One of the greatest challenges facing North Carolina’s job creators is the growing shortage of workers with the adaptable life skills they need to thrive in modern jobs. This is the skills gap, and it impacts workers and employers in countless industries. While there are a number of ways we can start to close the skills gap and strengthen our talent pipeline, reports like “Why Reading Matters and What to Do About It” offer one solution: engaging with younger students earlier to help cultivate the essential career and life skills they’ll need to compete in tomorrow’s workforce. North Carolina’s pre-k program has already had a positive impact on literacy and student achievement throughout our state, and it was ranked the highest-quality pre-k program in the country.
But students can’t reap the rewards of a high-quality pre-k program if they can’t get in. With its large waiting list, North Carolina ranks 41st in the nation for pre-k enrollment, signaling that expanding access is still a pressing issue.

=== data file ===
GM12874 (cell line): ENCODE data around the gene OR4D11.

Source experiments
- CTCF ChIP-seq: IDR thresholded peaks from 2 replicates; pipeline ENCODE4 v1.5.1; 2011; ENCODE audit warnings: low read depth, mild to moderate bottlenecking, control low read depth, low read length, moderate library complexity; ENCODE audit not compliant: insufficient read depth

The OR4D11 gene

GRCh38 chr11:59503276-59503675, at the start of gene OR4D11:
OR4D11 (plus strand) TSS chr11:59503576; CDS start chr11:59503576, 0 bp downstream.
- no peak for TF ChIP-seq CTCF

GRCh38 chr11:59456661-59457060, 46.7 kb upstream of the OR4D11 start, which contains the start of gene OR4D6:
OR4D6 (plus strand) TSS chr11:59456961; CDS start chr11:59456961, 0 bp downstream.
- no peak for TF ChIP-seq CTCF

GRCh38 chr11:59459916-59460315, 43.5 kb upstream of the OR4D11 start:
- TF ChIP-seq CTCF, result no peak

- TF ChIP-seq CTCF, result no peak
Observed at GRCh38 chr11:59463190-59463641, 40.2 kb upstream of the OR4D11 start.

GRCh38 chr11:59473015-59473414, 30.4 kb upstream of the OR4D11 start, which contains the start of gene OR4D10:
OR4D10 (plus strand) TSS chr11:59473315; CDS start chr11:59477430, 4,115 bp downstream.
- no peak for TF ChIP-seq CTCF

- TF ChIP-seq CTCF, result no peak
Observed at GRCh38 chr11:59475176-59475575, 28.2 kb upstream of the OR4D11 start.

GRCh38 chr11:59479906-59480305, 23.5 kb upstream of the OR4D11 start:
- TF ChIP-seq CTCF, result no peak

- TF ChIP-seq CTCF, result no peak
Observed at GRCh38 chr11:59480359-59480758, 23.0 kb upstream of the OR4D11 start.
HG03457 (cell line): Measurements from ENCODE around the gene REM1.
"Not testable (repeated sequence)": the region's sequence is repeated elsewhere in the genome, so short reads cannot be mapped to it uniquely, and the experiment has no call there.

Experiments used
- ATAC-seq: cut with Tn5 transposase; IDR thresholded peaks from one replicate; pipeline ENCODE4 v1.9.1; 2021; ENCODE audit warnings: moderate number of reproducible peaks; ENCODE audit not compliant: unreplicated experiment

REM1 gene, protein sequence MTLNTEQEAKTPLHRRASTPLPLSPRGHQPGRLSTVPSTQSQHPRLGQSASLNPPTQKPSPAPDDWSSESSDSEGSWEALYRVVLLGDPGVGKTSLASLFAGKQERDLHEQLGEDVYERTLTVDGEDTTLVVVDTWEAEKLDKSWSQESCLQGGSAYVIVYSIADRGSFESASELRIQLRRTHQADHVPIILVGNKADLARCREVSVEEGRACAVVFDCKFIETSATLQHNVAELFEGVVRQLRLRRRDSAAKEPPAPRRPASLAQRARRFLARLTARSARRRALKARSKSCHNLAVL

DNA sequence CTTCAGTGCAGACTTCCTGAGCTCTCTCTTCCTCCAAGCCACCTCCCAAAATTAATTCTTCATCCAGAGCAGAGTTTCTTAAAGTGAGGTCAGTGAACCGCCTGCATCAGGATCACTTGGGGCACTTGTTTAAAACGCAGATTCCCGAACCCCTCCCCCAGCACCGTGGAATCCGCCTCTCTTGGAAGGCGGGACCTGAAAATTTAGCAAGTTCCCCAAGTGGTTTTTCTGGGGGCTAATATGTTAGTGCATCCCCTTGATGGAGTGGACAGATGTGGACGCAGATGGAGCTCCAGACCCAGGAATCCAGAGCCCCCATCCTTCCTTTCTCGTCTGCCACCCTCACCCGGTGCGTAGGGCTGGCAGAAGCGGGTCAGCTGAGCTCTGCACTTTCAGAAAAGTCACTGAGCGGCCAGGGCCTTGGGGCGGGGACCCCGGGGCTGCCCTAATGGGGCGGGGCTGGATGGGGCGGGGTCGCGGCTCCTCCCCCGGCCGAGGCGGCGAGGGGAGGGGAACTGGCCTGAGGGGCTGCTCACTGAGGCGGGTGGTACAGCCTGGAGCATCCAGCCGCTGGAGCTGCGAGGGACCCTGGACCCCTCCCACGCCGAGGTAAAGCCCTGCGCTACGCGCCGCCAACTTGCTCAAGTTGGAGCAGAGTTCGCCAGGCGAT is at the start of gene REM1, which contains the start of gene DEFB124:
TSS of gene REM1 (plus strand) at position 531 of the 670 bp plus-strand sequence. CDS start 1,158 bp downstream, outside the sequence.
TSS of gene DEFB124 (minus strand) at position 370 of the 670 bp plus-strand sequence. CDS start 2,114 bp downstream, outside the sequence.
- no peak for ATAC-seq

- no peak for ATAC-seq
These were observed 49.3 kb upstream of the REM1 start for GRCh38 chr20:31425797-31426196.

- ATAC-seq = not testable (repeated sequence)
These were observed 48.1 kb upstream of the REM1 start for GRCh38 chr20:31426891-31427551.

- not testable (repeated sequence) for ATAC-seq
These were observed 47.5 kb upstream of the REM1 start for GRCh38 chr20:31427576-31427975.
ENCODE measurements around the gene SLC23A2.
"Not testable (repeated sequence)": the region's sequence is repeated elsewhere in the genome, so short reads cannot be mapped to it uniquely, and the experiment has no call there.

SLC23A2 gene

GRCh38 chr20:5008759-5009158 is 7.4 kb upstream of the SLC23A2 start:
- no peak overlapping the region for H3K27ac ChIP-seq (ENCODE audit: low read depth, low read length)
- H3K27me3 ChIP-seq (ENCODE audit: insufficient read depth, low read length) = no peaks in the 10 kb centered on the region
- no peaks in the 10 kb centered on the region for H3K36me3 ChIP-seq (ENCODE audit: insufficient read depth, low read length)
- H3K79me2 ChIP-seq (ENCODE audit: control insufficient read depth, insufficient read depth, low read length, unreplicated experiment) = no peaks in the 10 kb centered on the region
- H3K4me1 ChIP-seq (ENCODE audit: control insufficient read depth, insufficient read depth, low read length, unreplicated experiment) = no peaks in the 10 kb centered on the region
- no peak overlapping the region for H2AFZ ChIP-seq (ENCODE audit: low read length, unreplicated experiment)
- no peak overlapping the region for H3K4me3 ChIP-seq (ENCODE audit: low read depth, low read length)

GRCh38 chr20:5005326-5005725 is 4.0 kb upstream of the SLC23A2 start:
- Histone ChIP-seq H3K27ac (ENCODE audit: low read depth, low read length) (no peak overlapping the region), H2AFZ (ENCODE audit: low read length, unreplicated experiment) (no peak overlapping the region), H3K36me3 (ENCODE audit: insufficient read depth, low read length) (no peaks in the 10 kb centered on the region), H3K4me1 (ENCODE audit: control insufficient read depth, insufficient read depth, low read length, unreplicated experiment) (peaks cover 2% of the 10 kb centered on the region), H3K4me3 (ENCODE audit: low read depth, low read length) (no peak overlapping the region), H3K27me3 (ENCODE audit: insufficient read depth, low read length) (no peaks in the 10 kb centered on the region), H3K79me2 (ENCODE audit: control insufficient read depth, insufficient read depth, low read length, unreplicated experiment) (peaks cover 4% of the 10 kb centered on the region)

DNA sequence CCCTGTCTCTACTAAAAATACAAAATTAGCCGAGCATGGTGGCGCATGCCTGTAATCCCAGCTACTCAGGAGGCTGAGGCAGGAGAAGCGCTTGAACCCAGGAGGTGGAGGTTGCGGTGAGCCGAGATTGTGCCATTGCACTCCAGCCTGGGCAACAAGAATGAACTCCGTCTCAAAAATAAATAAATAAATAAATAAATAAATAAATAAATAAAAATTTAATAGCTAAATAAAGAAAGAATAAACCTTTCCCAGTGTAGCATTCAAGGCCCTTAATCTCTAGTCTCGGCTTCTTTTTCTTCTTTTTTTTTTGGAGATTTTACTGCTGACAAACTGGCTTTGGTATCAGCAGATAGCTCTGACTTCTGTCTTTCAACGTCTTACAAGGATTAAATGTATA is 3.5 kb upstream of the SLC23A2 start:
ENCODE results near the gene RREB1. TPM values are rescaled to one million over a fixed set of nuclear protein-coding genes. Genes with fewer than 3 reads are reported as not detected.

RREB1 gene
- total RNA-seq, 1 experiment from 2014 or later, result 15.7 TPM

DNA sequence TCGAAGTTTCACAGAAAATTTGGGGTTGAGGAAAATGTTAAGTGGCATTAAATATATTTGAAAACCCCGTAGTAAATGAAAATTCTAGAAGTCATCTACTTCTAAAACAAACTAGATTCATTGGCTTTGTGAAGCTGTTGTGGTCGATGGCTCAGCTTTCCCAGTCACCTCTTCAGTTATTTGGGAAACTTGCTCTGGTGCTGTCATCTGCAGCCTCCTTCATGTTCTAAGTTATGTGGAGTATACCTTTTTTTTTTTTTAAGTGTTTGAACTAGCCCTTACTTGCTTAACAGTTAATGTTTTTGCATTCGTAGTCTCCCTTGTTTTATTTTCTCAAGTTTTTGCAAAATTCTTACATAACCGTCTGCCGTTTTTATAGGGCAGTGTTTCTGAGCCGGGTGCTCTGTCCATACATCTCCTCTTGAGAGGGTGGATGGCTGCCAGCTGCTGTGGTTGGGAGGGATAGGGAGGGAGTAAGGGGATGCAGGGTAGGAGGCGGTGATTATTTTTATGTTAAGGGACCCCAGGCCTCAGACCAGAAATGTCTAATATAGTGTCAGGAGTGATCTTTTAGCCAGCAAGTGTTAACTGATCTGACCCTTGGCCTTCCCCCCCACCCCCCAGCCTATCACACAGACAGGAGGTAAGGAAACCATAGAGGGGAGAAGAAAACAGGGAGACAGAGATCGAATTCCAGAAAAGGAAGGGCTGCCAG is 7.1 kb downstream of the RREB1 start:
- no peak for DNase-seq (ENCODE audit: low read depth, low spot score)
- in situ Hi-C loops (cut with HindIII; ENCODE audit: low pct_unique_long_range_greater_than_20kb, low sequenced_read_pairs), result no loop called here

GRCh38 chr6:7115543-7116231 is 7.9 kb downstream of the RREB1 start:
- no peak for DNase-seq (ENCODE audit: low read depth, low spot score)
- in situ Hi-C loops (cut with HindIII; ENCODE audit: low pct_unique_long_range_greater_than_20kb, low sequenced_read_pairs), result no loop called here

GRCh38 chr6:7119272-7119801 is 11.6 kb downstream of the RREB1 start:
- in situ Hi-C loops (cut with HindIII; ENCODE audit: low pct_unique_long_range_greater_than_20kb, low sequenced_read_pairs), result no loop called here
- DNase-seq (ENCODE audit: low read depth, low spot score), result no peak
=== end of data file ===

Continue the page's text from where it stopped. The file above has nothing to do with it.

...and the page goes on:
Fortunately, state lawmakers passed a new bill this month (House Bill 90) that will fully eliminate the pre-k waiting list over the next four years. HB 90 will also phase in smaller class sizes for our students, which could improve student and school achievement and help close the skills gap. With higher pre-k enrollment and smaller class sizes, teachers are better able to focus on their students’ individual needs, which correlates with greater gains in literacy. And because early-childhood reading proficiency has been shown to be an important indicator of achievement later in life, both in the attainment of higher education and in career success, improving literacy should remain one of our top education priorities.
In years to come, North Carolina’s job creators will desperately need talented workers equipped with these life skills, and making investments in early childhood education could help bolster the talent supply.
Gary J. Salamido
Vice President, Government Affairs
North Carolina Chamber